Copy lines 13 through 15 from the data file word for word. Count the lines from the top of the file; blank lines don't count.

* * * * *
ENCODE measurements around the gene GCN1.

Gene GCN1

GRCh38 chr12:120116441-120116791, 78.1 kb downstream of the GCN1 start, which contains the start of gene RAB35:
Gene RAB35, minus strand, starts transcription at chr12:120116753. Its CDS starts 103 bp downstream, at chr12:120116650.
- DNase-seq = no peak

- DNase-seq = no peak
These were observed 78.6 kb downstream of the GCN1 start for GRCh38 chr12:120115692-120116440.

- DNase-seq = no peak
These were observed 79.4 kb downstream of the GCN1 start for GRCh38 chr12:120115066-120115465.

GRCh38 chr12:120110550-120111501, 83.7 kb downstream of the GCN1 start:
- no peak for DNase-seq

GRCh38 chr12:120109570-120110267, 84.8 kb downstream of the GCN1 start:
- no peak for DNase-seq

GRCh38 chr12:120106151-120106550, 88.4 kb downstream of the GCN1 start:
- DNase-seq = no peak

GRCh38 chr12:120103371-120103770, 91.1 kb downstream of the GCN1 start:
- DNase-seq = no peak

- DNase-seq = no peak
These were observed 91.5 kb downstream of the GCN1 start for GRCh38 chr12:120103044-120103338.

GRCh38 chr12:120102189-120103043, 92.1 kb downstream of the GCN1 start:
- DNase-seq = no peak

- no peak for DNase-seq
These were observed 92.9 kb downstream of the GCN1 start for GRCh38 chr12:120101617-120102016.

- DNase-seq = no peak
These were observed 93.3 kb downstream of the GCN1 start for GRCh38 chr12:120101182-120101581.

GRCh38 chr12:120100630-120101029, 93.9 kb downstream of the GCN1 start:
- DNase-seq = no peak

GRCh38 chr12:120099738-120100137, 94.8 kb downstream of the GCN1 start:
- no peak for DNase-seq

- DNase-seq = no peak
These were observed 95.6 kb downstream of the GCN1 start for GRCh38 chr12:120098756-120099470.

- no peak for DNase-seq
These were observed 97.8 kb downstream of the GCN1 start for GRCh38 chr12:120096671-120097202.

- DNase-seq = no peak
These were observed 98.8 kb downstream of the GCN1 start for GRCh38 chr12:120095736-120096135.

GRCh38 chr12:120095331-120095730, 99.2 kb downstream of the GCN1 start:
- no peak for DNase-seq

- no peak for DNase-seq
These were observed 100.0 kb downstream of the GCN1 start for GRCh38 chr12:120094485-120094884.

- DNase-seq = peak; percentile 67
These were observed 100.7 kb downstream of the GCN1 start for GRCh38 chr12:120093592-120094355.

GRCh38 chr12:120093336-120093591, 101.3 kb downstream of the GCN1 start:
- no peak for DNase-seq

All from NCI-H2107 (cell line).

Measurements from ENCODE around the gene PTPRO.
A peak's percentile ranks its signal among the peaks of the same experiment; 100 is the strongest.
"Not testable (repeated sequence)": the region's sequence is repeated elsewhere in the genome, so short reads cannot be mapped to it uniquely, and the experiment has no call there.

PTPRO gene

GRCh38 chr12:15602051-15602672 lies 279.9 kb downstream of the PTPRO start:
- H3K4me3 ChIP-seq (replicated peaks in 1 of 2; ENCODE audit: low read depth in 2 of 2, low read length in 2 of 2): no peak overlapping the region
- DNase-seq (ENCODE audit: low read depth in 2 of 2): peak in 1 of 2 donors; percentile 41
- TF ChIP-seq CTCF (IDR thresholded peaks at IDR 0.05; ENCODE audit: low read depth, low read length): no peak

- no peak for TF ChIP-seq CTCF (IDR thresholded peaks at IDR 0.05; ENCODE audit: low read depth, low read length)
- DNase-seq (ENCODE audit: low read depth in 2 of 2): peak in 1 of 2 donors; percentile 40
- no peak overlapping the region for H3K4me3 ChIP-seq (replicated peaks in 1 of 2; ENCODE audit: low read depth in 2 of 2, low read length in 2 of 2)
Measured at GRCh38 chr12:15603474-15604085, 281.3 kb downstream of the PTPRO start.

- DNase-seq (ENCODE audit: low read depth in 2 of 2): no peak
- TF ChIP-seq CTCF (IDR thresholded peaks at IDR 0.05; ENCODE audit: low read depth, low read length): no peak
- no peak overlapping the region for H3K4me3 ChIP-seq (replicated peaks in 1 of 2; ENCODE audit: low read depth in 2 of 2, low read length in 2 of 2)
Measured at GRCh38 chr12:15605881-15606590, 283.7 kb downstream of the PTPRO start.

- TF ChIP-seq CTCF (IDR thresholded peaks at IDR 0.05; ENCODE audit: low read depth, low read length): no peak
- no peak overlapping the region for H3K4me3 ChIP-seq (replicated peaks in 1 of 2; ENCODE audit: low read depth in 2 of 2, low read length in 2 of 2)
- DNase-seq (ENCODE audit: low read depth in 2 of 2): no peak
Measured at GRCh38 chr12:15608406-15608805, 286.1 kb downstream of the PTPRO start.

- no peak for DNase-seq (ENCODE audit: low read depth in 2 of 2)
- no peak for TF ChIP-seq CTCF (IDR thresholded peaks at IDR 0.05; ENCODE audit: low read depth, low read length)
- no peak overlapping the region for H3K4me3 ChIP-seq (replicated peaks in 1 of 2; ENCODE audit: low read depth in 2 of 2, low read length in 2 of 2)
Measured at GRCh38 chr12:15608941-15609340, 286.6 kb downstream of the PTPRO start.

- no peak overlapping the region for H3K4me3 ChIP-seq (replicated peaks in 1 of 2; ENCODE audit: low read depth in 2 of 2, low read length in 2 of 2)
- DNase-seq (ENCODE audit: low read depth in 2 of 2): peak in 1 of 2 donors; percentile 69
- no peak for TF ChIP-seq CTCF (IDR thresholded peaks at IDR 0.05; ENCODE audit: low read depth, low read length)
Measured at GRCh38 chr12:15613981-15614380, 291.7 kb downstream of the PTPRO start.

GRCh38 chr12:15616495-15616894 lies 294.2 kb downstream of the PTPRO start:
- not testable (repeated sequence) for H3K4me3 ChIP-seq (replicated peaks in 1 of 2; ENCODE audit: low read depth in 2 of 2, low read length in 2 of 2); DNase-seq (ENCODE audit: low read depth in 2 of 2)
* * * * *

- no peak for DNase-seq

GRCh38 chr12:120106151-120106550, 88.4 kb downstream of the GCN1 start:
- DNase-seq = no peak